So the first lesson that we learn from this story is just that. God has a variety of jobs for each one of us. They may (at times) not be the most pleasant of tasks but nevertheless we can’t escape so we might as well just get on with it!
The second lesson is to do with the tree and Jonah’s huff. God can see why Jonah is upset and he feels sorry for him so he tries to help by providing some shade for him to rest under while he tries to recover from all that has happened to him. However, God soon recognises that Jonah is too busy feeling sorry for himself to realise how foolish he is being and so God gets his attention by destroying the only bit of comfort Jonah feels he has left.
How self-centred Jonah has become. A whole city has been saved from destruction because God is kind and yet all Jonah is worried about is his reputation.
God is listening to us when we pray. God is open to change, God is always merciful and compassionate and God is always there.
The children in Lamlash Cool Club were telling us on Friday that they had been learning about meditation at school… and learning to take time out to just rest or think or simply to ‘be’ is a good thing but it’s not the same thing as prayer.
Prayer is a doing thing, not a thinking thing. It’s not about us alone, it’s not inward looking. It’s a two- way conversation with the person of God. And in every conversation we have the potential to make a difference. We have the ability to change someone’s opinion, to alter someone’s perception, to turn things around with the power of our argument or our conviction. This story suggests that we can do that with God. Prayer is a two-way conversation!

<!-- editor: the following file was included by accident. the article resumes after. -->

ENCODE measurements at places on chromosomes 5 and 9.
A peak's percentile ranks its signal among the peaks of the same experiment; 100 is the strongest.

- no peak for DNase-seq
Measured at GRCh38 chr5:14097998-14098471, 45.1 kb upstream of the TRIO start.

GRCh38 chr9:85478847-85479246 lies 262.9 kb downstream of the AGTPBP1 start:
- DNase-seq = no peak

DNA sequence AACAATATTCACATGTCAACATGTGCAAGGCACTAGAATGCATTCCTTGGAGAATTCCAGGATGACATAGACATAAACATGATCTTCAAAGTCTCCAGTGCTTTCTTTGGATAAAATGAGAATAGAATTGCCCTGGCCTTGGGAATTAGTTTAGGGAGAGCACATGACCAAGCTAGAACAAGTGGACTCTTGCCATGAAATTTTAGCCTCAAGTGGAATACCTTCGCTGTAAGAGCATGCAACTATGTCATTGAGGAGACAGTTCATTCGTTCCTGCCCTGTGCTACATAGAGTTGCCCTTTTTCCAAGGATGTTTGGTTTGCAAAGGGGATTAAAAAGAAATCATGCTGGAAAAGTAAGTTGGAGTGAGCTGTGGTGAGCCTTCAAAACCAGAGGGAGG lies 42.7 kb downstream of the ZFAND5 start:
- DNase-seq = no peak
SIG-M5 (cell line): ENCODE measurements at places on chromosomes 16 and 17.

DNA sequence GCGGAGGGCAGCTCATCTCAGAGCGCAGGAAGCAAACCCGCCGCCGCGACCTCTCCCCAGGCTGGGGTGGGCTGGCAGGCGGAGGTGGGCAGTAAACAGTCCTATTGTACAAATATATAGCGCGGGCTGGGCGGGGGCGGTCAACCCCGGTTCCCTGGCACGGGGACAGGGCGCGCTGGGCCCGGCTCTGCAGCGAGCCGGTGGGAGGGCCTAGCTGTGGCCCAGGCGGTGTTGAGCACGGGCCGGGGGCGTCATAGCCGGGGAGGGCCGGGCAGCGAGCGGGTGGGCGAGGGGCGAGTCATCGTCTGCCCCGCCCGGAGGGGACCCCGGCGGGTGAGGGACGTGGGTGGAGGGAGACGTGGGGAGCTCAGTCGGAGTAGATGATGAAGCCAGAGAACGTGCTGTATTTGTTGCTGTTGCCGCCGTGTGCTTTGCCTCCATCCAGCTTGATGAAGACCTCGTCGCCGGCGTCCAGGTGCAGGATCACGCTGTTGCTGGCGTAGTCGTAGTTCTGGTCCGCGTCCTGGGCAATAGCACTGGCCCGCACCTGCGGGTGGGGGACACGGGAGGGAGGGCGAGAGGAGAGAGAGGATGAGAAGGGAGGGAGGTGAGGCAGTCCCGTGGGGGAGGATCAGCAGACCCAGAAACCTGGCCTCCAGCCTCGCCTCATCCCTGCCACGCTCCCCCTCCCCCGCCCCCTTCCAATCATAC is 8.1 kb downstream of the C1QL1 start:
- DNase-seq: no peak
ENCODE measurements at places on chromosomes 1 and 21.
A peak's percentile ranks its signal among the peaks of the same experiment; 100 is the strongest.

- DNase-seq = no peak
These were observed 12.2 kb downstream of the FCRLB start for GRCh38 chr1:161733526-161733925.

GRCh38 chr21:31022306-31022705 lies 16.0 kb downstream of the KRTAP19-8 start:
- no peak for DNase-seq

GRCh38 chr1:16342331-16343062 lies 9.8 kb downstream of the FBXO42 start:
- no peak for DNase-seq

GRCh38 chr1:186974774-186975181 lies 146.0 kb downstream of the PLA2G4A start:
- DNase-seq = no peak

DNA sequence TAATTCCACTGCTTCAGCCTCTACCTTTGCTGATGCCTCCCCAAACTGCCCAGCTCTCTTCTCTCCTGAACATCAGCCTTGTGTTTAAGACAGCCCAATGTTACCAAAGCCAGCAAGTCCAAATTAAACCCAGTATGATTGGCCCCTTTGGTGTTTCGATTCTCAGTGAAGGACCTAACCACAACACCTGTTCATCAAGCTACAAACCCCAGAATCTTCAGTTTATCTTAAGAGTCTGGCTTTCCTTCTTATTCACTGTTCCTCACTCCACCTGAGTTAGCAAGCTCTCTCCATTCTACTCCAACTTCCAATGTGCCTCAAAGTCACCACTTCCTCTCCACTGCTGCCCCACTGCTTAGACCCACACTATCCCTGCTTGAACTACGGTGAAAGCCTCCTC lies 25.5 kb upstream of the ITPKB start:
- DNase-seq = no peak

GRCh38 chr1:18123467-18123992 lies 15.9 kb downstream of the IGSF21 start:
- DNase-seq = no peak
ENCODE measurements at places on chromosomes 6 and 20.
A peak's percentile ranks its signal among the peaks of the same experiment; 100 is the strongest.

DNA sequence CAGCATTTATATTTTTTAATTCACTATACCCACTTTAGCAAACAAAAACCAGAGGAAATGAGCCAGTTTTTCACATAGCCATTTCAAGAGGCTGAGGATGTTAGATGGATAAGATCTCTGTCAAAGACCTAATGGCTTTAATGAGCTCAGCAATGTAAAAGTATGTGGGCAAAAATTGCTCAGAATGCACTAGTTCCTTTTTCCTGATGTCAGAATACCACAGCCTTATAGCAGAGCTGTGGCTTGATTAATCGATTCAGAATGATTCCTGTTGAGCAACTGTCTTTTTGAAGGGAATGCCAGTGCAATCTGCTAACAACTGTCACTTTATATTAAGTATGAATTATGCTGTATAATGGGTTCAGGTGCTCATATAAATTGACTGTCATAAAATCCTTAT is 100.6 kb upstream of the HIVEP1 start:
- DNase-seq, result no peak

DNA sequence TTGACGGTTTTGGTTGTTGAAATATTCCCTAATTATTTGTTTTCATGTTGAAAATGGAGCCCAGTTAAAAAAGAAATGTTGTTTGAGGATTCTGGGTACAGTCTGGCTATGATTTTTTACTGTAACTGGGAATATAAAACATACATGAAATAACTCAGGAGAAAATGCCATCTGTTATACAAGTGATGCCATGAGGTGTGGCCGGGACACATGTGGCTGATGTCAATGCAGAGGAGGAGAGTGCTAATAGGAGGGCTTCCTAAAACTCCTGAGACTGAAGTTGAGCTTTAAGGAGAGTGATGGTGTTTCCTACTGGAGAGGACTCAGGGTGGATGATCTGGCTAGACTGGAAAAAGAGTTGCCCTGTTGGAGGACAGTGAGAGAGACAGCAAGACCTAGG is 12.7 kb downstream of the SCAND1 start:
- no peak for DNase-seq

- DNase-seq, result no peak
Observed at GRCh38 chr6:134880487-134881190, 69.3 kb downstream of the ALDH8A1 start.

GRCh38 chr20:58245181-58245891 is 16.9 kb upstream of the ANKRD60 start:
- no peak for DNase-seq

So much for the story of Jonah but what about Jesus’s story of the workers in the vineyard. Of course what Jesus is implying in the parable doesn’t fit with the rules of fairness or the rules that the world has created to make life more equable for everyone. God is not interested in fairness, he is interested in salvation! This wee parable basically tells us that God will accept us with the same open-hearted love if we come to him at the last moment of our lives or if we have been a faithful and trusting servant for many many years. God does not think in the same way as we do. He doesn’t measure out his compassion in hours or day or weeks, he simply loves us and accepts us whenever we come to him in faith and penitence.
Here is a God who shows no partiality, who provides for each according to his or ‘ her needs, not by the reckoning of a scale of their good works, who deals in gifts, not wages!
The late Leith Fisher, parish minister, hymn writer, theologian and author said this… “This parable opens a window into the mystery of God’s grace, the wonder of God who is kind to each and all, so that in turn those who understand the kindness they have received may be a people of mercy, not sacrifice as the gospel so often enjoins. Welcome to the upside-down Kingdom!”
Some words, that you may know well, of William Shakespeare, from the Merchant of Venice Act 4 Sc. 1
The quality of mercy is not strained
It droppeth as the gentle rain from heaven Upon the place beneath. It is twice blest:
It blesseth him that gives, and him that takes: Tis mightiest in the mightiest. It becomes The throned monarch better than his crown
His sceptre shows the force of temporal power, The attribute to awe and majesty,
Wherein doth sit the dread and fear of kings: But mercy is above this sceptred sway.
It is enthroned in the hearts of kings;
It is an attribute to God himself,
And earthly power doth then show likest God’s When mercy seasons justice.